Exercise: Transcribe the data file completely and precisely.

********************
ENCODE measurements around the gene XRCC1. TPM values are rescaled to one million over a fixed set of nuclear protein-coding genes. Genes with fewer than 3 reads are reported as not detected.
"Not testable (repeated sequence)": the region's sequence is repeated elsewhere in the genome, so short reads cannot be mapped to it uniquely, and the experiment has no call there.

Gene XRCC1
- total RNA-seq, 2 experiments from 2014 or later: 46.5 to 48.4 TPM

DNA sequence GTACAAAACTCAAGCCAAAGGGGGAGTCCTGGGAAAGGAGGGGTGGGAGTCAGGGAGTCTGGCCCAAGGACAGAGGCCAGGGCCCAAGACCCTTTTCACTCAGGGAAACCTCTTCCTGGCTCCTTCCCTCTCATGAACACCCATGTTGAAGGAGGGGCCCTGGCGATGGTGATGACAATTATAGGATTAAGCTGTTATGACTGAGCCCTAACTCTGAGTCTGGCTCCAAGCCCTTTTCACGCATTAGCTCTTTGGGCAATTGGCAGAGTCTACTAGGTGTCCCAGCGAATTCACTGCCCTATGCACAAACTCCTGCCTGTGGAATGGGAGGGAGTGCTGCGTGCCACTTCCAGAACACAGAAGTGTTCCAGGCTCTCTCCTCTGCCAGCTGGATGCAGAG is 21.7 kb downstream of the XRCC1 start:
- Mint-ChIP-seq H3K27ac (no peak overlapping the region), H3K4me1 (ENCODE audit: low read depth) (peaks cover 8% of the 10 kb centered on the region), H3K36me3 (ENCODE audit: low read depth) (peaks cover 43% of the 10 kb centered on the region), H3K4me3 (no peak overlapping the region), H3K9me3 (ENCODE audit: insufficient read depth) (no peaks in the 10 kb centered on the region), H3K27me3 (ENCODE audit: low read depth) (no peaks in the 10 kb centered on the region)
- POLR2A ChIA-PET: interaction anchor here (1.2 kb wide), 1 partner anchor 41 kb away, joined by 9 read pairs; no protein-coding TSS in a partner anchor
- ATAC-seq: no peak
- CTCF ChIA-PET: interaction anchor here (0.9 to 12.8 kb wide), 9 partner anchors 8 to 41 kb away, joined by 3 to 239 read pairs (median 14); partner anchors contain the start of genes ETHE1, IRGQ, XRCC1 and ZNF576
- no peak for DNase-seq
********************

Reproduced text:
ENCODE measurements around the gene XRCC1. TPM values are rescaled to one million over a fixed set of nuclear protein-coding genes. Genes with fewer than 3 reads are reported as not detected.
"Not testable (repeated sequence)": the region's sequence is repeated elsewhere in the genome, so short reads cannot be mapped to it uniquely, and the experiment has no call there.

Gene XRCC1
- total RNA-seq, 2 experiments from 2014 or later: 46.5 to 48.4 TPM

DNA sequence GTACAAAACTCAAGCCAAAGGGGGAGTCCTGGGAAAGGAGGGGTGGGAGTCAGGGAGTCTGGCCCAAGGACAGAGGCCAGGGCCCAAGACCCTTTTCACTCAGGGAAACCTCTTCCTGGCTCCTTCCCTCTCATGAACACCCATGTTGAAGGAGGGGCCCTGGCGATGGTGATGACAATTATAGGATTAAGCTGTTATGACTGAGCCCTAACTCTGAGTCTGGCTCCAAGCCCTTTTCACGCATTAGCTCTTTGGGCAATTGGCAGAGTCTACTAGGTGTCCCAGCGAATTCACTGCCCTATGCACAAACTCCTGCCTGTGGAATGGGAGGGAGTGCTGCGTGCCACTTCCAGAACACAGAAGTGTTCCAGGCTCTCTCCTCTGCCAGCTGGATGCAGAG is 21.7 kb downstream of the XRCC1 start:
- Mint-ChIP-seq H3K27ac (no peak overlapping the region), H3K4me1 (ENCODE audit: low read depth) (peaks cover 8% of the 10 kb centered on the region), H3K36me3 (ENCODE audit: low read depth) (peaks cover 43% of the 10 kb centered on the region), H3K4me3 (no peak overlapping the region), H3K9me3 (ENCODE audit: insufficient read depth) (no peaks in the 10 kb centered on the region), H3K27me3 (ENCODE audit: low read depth) (no peaks in the 10 kb centered on the region)
- POLR2A ChIA-PET: interaction anchor here (1.2 kb wide), 1 partner anchor 41 kb away, joined by 9 read pairs; no protein-coding TSS in a partner anchor
- ATAC-seq: no peak
- CTCF ChIA-PET: interaction anchor here (0.9 to 12.8 kb wide), 9 partner anchors 8 to 41 kb away, joined by 3 to 239 read pairs (median 14); partner anchors contain the start of genes ETHE1, IRGQ, XRCC1 and ZNF576
- no peak for DNase-seq